Court Awards $140,000.00 In Non-Pecuniary Damages For L5-S1 Back Injury

In Bellaisac v. Mara, the Plaintiff was injured in a car accident when he was rear ended, and consequently brought an ICBC claim for damages for pain and suffering, wage loss, diminished earning capacity, out of pocket expenses, and the cost of future care. ICBC’S lawyer admitted liability and that the injuries were caused by the accident, but challenged the severity of the injuries. The Plaintiff’s primary injury was a low back injury to the L5 – S1 joint, which caused him ongoing difficulties at the time of trial, approximately five years after the accident. The pain in his back was expected to be permanent. The Court awarded $140,000 in non-pecuniary damages, as well as a very substantial award for diminished earning capacity.

 

[30] The plaintiff’s most predominant injury is to his lower back. The plaintiff has difficulty sitting, walking, standing and lifting. His condition has worsened since the collision. He has pain down his legs, especially his left leg, and also experiences numbness, tingling and cramping.

 

[31] As a result of his pain, the plaintiff has sleeping difficulties and has developed depression and chronic pain syndrome.

 

[32] The plaintiff is not a malingerer. He has worked hard to get better. He has diligently followed the recommended exercises designed to alleviate his pain. Ms. L. Craig, who was qualified at trial to provide expert evidence as a functional capacity evaluator, testified that the plaintiff gave “full effort”. Ms. T. Berry, an occupational therapist, found the plaintiff knowledgeable with the exercises he performed at home (some of the exercises the plaintiff obtained from the internet).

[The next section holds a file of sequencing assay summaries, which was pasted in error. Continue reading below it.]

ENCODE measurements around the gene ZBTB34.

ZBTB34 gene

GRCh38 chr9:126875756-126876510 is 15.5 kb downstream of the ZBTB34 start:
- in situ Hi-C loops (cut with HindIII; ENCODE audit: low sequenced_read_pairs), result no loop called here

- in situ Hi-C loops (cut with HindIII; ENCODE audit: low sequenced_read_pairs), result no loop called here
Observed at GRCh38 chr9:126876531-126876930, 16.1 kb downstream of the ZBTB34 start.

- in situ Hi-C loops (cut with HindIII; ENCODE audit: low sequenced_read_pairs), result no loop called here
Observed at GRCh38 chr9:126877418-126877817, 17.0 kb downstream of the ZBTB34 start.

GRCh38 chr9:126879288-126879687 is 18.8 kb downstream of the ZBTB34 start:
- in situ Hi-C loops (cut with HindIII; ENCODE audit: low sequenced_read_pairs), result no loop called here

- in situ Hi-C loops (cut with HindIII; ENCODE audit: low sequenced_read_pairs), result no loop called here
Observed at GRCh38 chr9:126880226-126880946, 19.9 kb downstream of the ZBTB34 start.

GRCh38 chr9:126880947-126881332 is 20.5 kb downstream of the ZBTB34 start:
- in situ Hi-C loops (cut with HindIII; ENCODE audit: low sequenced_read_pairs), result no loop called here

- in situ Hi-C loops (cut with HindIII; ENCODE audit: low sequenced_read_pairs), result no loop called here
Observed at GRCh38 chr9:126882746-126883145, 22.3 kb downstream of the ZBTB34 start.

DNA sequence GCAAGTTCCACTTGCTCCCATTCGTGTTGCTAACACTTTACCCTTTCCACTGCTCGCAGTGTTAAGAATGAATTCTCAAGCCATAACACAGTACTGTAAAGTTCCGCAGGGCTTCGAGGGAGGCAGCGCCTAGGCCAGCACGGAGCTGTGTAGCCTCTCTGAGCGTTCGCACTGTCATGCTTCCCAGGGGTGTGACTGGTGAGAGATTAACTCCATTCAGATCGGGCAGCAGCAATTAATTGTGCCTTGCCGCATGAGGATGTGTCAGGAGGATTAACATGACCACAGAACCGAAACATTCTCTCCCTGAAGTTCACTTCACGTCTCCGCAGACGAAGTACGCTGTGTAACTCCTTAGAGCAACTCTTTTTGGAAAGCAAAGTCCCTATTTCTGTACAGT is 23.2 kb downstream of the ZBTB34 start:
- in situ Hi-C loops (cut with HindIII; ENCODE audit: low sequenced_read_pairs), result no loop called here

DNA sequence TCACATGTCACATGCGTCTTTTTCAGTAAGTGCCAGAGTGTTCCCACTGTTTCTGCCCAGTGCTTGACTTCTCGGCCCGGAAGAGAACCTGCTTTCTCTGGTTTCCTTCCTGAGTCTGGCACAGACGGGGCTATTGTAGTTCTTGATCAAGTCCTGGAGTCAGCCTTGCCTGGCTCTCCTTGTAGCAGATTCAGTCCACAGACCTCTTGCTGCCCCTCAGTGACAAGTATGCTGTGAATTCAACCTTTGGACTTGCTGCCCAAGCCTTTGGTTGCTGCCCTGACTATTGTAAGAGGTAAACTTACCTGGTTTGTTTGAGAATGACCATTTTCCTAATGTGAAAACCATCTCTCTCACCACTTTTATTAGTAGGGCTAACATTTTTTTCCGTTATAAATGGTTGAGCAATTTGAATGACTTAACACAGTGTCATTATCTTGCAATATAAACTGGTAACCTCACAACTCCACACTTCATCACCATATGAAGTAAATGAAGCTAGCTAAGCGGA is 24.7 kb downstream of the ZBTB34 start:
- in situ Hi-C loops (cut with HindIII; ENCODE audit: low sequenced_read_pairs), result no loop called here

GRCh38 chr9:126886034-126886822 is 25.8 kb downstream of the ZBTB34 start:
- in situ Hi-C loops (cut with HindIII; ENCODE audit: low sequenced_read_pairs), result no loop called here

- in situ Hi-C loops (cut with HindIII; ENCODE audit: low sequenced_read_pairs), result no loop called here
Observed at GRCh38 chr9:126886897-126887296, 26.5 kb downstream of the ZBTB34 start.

[33] The plaintiff has been prescribed many drugs in an effort to address his physical pain and his depression. He has received injections to his lower back area in order to address his lower back pain (with, at best, only temporary relief).

 

[34] The plaintiff is resolute. He has worked part time as a demolition worker since the accident, but with difficulty, and often is forced to leave work or work shorter hours because of his pain. At trial, he was on employment insurance (medical leave).

 

[36] Dr. J. Fuller was called by the plaintiff. Dr. Fuller’s key opinions with respect to the plaintiff’s back are set forth in paragraphs 41 and 43 of his March 18, 2014 report:

 

41. With reference to the low back, the primary finding remains a significant L5-S1 disc protrusion now detected both on CT scan taken at Surrey Memorial Hospital on February 22nd and further MRI of the lumbosacral spine taken at Surrey Memorial Hospital on July 7, 2012. He also presents with a further CT scan of the lumbosacral spine taken at Jim Pattison Outpatient Clinic October 17, 2012. These further investigations merely confirmed the presence of the L5-S1 disc with probable compromise to the S1 roots. His clinical presentation at this juncture is more suggestive of compromise to the left S1 root in that he presents with weakness of calf musculature. He demonstrates at this juncture a degree of root tension on the left, probably involving the left S1 root. There is the probable hyperactivity of the left ankle reflex. There is also numbness of the sole of the left foot and weakness of plantar flexion/pointing the foot downward. All these signs involve the S1 root. There therefore appears to be little reasonable discussion as to the cause of his persistent symptoms.

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